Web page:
We adopted Brazilian versions of the Richmond Compulsive Buying Scale (RCBS)1010. Leite P, Rangé B, Kukar-Kiney M, Ridgway N, Monroe K, Ribas Junior R, et al. Cross-cultural adaptation, validation and reliability of the Brazilian version of the Richmond Compulsive Buying Scale. Rev Bras Psiquiatr. 2013;35:38–43. and Compulsive Buying Scale (CBS)1111. Leite PL, Rangé BP, Ribas Junior RC, Filomwnsky TZ, Silva ACO. Tradução e adaptação semântica da Compulsive Buying Scale para o português brasileiro. J Bras Psiquiatr. 2011;60:176–81. as compulsive-buying measures. These are well-established scales for the assessment of compulsive-buying symptoms. Although these scales are insufficient for defining a clinical diagnosis according to the McElroy et al. criteria,44. McElroy SL, Keck PE Jr, Pope HG Jr, Smith JM, Strakowski SM. Compulsive buying: a report of 20 cases. J Clin Psychiatry. 1994;55:242–8. they are interesting nonetheless for characterizing the frequency and intensity of compulsive-buying behavior. Correlation between the CBS and RCBS scores was high (r = -0.613, p < 0.001). To avoid the use of different measures with opposite scoring systems, we inverted the CBS total score and added it to the RCBS total score, creating a unique measure of compulsive buying (uCBS). Scores on this unified measure ranged from 13 to 77; higher scores were indicative of more frequent and intense compulsive-buying traits.

Statistical analysis

To test for associations between impulsivity and compulsive buying, we used partial correlations, controlling for sociodemographic measures. This control procedure was adopted because age, socioeconomic status, education, and gender may be related to impulsivity and compulsive buying, thus inflating the association. Following the correlations, we performed a multiple linear regression analysis, entering the compulsive-buying measure as the dependent variable and impulsivity and the other sociodemographic measures as predictors.

Results

Participants’ scores on the BIS-11 (mean of 58.80±9.50) and on the uCBS compulsive-buying measure (mean of 16.74±8.22) were significantly correlated after controlling for sociodemographic measures (r = 0.426, R2 = 0.18, p < 0.001). These results suggest a moderate association between impulsivity and compulsive buying. The linear regression model showed a similar pattern (F5,94 = 6.92, p = <0.001, adjusted R2 = 0.15), where only the BIS-11 total score was a significant predictor of compulsive buying (β = 0.45, t = 4.32, p < 0.001). Figure 1 shows the results of linear regression. The association between impulsivity and compulsive buying was again moderate.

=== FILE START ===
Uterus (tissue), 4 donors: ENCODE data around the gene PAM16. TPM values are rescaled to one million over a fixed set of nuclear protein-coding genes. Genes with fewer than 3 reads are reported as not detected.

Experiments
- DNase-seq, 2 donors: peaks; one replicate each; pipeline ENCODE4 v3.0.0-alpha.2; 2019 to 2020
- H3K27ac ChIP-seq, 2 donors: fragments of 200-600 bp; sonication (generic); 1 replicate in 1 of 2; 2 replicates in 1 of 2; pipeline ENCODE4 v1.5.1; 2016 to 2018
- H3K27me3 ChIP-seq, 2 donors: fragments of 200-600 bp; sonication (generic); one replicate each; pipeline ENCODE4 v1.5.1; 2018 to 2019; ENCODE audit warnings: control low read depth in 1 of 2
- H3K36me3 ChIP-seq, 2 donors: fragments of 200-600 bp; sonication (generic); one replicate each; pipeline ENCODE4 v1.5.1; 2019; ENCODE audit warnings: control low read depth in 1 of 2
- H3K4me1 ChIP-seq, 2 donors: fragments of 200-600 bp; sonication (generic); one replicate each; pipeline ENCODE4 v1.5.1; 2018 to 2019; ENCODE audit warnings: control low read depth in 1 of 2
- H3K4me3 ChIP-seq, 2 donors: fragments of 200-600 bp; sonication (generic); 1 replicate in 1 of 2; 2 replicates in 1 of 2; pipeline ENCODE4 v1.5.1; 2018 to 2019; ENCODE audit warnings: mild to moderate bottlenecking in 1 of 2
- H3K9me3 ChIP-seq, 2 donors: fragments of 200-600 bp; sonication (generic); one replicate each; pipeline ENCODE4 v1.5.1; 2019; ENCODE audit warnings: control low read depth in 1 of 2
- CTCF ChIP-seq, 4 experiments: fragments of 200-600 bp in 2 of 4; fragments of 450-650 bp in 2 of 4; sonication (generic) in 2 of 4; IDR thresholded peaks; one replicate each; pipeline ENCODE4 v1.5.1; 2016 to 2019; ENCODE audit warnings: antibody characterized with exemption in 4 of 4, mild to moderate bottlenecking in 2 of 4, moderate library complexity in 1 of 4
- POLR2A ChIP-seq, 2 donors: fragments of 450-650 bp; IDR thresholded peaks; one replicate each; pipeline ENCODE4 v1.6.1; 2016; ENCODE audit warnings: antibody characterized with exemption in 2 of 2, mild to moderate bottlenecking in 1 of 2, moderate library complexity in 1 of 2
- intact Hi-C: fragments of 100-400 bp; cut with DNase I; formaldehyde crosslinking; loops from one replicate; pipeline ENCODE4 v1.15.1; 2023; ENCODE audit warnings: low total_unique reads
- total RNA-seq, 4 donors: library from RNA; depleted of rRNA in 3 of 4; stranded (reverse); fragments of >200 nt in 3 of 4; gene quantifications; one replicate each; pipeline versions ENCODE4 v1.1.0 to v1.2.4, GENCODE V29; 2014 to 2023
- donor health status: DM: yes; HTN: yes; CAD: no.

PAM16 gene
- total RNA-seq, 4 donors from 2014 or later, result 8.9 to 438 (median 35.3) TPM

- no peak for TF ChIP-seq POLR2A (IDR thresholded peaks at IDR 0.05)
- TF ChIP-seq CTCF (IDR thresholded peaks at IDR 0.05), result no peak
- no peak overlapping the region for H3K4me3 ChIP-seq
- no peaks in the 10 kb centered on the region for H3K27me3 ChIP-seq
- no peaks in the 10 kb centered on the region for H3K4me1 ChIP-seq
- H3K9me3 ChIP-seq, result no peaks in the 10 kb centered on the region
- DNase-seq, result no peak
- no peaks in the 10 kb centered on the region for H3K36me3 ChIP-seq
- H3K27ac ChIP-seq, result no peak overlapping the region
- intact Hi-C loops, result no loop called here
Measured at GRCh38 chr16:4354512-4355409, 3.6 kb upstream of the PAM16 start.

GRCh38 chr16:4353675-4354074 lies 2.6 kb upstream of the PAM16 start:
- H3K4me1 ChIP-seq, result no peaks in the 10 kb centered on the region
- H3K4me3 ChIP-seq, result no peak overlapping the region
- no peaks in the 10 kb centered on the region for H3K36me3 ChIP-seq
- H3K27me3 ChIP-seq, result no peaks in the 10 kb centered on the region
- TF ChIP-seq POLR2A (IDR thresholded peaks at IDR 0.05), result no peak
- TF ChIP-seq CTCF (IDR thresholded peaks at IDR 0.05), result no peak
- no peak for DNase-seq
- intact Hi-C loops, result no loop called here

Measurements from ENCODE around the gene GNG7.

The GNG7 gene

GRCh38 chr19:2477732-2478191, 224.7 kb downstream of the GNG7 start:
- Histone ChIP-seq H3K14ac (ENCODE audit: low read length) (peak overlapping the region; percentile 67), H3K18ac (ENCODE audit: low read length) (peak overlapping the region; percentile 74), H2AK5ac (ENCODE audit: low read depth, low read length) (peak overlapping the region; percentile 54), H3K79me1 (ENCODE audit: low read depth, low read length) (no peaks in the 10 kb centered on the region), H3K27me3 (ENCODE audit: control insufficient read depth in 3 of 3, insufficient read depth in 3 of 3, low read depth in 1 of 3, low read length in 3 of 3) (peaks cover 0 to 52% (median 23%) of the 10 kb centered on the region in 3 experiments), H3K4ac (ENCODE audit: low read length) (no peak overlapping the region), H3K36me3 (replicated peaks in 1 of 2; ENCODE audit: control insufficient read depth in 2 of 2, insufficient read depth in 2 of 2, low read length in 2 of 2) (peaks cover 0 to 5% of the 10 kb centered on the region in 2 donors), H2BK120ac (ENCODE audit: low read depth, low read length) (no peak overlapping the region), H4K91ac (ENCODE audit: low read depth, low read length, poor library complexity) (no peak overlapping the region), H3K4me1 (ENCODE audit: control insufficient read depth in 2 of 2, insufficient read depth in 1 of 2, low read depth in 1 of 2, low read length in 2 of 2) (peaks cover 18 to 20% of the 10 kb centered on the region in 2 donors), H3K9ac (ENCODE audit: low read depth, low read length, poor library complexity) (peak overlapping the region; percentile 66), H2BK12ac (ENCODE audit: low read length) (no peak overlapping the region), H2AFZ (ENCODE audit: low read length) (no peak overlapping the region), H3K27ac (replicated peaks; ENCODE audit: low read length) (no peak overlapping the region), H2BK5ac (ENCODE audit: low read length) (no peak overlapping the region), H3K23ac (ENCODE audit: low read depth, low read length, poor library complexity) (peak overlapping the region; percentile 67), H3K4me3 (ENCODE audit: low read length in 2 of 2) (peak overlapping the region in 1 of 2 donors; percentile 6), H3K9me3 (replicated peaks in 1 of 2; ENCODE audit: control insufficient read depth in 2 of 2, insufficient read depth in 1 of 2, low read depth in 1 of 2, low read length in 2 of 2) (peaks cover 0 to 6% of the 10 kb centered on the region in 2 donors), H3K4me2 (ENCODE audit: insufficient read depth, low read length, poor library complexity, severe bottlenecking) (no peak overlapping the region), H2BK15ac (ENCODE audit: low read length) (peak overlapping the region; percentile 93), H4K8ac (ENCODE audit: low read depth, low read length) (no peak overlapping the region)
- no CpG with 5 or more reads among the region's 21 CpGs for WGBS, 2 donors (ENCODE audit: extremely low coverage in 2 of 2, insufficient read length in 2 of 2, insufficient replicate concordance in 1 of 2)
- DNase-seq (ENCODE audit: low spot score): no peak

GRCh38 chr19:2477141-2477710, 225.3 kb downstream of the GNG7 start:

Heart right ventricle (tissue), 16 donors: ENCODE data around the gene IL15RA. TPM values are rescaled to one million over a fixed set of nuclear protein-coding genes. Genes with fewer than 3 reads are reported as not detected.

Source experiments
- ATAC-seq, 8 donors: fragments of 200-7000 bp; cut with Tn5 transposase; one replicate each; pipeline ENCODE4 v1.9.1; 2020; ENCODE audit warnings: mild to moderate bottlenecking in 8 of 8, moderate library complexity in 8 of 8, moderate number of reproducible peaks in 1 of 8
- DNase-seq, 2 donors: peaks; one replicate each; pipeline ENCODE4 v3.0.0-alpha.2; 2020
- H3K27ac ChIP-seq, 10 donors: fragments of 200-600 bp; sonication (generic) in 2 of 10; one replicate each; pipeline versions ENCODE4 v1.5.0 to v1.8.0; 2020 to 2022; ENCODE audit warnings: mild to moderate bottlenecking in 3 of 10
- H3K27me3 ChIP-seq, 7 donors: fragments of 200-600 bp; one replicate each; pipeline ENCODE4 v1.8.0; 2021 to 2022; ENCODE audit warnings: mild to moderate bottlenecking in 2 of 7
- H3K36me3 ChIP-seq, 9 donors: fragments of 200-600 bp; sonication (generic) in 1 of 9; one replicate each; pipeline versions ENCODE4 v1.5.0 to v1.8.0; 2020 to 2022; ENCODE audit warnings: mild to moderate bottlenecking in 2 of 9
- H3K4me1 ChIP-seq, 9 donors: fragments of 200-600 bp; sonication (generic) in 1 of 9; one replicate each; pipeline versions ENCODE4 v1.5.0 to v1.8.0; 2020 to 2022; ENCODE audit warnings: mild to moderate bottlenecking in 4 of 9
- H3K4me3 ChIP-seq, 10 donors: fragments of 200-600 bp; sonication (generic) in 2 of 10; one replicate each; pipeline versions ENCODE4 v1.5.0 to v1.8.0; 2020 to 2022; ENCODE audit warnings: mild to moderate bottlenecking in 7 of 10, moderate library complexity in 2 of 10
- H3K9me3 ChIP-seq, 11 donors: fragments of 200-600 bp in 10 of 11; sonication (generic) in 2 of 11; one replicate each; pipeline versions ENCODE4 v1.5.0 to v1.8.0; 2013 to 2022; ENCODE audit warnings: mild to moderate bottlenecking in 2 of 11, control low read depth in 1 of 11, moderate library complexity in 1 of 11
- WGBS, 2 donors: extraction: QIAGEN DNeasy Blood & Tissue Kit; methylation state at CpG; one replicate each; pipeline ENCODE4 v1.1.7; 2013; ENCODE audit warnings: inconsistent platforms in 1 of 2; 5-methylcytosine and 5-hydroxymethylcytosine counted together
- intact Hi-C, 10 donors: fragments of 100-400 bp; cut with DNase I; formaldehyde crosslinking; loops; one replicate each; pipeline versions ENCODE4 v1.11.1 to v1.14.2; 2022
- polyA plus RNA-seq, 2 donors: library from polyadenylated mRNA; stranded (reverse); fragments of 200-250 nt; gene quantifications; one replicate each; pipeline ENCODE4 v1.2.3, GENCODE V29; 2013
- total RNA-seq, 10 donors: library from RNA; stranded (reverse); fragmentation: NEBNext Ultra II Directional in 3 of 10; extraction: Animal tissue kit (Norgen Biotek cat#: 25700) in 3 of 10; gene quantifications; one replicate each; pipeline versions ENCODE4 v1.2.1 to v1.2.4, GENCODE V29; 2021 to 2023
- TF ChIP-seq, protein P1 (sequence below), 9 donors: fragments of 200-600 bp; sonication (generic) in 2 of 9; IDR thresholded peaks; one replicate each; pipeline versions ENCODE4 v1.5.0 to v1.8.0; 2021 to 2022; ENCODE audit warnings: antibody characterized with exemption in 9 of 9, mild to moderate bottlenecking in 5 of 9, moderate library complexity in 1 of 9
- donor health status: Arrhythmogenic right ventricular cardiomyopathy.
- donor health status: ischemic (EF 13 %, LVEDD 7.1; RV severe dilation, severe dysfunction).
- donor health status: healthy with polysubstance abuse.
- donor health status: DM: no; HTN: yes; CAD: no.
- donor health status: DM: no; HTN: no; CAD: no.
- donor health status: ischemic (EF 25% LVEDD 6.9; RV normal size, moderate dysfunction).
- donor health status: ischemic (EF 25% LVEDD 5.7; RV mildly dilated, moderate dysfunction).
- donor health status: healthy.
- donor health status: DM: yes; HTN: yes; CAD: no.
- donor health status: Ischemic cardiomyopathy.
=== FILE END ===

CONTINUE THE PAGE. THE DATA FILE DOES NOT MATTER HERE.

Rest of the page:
Figure 1
Association of the Barratt Impulsiveness Scale 11 (BIS-11) and sociodemographic factors with compulsive buying.The linear regression model, represented with the compulsive-buying measure as dependent variable and the BIS-11 and sociodemographic measures as independent variables, showed a moderate association between impulsivity and compulsive buying (F = 6.92, p < 0.001, adjusted R2 = 0.15), where only the BIS-11 total score was a significant predictor of compulsive buying (β = 0.45, t = 4.32, p < 0.001).

Discussion

Although most of the variance between BIS-11 and uCBS was independent, correlation and regression analysis showed a moderate amount of shared variance (approximately 15% in the corrected regression model) between impulsivity and compulsive-buying measures. This suggests that compulsive-buying behaviors are related to impulsivity in a non-clinical sample, supporting the proposed hypothesis. In addition, the result adds to a growing body of literature that stresses compulsive buying as an intermediate phenotype in the compulsive-impulsive dimension.11. Fineberg NA, Potenza MN, Chamberlain SR, Berlin HA, Menzies L, Bechara A, et al. Probing compulsive and impulsive behaviors, from animal models to endophenotypes: a narrative review. Neuropsychopharmacology. 2010;35:591–604.

2. Robbins TW, Gillan CM, Smith DG, de Wit S, Ersche KD. Neurocognitive endophenotypes of impulsivity and compulsivity: towards dimensional psychiatry. Trends Cogn Sci. 2012;16:81–91.
-33. Berlin GS, Hollander E. Compulsivity, impulsivity, and the DSM-5 process. CNS Spectr. 2014;19:62–8.,1212. Hollander E, Allen A. Is compulsive buying a real disorder, and is it really compulsive? Am J Psychiatry. 2006;163:1670–2.